the reality TV myth…

The reality TV people do like to tell us that it’s all about finding talent, people with star quality, the ‘x-factor’ as the show-title goes. Which makes this quote particularly laughable –

“after last year’s winner, Steve Brookstein, sank without trace, X Factor bosses are confident they have found a real star this time around.” (from the daily record).

look, if they can’t find hugely talented people with a nation wide search, a TV budget and a captive audience of 10 million, the whole thing is a charade. I think I’ve said this before here, but the best that reality TV has thrown up so far is Will Young – an above average white-soul singer. Gareth Gates has vanished, Hearsay have vanished. Liberty X are hanging on, getting closer and closer to performing naked in the vain hope it’ll keep them an audience. If the shows had ANY validity at all they’d be finding the people who are genuinely the most mind-blowingly gifted musicians, singers and songwriters in the country. But they aren’t. They are unearthing malleable brainless pop-star wannabes that they can trap in usurious deals, make a load of money off then dispense with. No time is spent developing talent, no time is spent helping them to find a style, to practice their craft. It’s all about the ‘rags to riches’ story of someone who sings in the bath and then ends up on stage because of natural talent.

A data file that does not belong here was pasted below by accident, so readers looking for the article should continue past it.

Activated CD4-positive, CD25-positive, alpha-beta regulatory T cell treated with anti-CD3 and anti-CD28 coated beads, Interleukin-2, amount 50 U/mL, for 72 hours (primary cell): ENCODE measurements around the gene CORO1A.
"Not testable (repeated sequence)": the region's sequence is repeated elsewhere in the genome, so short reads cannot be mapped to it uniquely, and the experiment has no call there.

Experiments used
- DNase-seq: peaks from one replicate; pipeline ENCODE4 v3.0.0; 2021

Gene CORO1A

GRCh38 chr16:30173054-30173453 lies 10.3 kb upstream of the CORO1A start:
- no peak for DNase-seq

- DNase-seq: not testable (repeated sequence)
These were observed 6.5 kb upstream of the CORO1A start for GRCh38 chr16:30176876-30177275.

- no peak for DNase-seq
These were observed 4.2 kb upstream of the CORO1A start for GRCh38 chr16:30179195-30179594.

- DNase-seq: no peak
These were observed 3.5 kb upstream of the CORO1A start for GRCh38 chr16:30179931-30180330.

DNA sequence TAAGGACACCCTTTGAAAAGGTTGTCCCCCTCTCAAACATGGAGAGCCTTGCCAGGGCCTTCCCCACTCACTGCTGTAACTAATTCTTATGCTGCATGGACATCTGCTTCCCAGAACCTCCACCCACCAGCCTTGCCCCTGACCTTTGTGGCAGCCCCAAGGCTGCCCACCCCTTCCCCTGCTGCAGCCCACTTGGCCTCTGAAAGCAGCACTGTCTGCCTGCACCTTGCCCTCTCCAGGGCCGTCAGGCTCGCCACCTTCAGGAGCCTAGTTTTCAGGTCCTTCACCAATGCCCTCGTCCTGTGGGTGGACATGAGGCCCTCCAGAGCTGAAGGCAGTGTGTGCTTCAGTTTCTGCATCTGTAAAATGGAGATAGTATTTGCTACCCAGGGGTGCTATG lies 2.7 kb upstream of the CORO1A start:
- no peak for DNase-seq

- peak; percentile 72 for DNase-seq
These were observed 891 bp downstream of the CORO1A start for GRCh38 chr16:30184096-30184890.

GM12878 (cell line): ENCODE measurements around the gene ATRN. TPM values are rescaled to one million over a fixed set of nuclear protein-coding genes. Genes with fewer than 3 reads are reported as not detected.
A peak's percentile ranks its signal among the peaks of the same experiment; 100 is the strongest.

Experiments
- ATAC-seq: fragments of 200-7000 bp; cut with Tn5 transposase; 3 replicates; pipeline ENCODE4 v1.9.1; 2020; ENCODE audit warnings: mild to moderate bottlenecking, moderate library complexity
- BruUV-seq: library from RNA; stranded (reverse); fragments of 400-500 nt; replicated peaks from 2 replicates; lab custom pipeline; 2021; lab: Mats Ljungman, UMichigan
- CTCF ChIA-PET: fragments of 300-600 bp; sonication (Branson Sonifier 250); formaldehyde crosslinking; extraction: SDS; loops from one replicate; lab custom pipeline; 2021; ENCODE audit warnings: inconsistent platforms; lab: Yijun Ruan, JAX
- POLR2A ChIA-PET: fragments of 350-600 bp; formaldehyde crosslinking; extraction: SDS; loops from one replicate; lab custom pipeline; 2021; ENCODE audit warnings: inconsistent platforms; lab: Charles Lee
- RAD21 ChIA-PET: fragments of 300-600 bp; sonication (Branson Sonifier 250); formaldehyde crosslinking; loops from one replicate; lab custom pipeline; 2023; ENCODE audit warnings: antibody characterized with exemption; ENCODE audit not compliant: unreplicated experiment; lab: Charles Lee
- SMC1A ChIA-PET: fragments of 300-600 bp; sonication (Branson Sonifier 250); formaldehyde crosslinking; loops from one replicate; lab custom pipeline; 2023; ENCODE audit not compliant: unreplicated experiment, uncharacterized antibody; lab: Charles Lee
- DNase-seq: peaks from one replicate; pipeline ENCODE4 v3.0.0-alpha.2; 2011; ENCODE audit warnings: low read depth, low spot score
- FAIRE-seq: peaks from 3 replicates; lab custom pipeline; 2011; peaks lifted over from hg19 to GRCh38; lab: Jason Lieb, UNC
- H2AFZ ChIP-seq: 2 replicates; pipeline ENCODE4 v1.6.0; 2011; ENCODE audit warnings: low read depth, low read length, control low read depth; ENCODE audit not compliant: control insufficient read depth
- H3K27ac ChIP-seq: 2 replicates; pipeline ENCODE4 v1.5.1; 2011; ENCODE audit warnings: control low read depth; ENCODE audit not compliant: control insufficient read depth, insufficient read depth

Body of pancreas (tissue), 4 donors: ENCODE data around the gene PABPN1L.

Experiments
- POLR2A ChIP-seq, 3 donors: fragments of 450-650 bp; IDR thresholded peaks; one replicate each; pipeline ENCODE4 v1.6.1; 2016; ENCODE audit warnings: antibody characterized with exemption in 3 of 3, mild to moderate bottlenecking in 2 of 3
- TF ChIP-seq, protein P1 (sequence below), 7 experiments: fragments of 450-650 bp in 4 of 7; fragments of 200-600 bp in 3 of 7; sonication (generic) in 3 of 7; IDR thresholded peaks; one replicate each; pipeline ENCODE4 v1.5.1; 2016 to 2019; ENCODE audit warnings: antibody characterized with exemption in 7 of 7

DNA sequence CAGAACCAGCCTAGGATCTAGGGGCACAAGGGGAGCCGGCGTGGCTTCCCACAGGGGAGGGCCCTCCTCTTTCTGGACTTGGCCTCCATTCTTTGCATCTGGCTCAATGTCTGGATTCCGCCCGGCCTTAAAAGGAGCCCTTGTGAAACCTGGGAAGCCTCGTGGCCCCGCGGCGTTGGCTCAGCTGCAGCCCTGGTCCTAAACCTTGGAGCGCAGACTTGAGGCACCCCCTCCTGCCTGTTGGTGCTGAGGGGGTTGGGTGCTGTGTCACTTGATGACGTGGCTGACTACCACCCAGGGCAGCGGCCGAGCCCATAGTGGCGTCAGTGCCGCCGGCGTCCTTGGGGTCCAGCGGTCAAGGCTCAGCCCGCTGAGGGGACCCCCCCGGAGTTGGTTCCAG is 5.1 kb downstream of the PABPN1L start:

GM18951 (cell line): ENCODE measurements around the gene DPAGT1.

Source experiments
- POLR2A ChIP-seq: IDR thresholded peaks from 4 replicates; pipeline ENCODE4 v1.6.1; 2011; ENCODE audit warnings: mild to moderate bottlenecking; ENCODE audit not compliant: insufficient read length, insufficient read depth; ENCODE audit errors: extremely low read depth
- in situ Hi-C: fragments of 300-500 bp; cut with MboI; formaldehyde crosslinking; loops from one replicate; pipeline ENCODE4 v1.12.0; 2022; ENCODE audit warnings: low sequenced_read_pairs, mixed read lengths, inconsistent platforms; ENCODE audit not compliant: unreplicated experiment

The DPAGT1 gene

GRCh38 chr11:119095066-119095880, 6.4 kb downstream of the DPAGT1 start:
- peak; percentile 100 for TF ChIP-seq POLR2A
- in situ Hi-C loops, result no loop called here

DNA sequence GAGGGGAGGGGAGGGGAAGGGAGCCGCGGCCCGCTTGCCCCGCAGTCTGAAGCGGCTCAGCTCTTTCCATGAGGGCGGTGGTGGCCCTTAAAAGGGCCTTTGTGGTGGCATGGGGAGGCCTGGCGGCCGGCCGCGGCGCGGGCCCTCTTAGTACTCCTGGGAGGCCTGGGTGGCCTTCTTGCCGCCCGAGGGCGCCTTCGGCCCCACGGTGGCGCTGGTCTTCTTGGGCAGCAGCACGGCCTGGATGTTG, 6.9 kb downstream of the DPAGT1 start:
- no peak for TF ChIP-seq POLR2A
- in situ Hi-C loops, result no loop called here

the problem with that is that that kind of ‘natural talent’ doesn’t exist. Some people have developed a musical sensibility sort of by accident, but to become a performer, to work with a band, to write songs, to communicate as a musician, you need to work hard. You need to do gigs, to spends weeks, months, years in rehearsal rooms honing your craft. That doesn’t happen in the bath.

I’ve worked with ‘naturally gifted people’ – they’re a pain in the arse. They sound great if the arrangement is exactly the same as the one they’ve been singing along with on the radio, because their skill is mimickry, not being a musician.

The reality TV shows aren’t set up to find musical depth, just one hit wonders and losers turned ‘boy dun good’ stories like Darius Dinesh and The Cheeky Girls. It’s shameful, and a blot on the music life of the UK.

All we need to remember is that it’s got nothing to do with us – we just carry on making the music that matters to us, avoid all the crappy competitions and flash-in-the-pan dancing for chicken BS. Music is worth more than that. Simon Cowell can shove it up his arse.

© 2008 Steve Lawson and developed by Pretentia. | login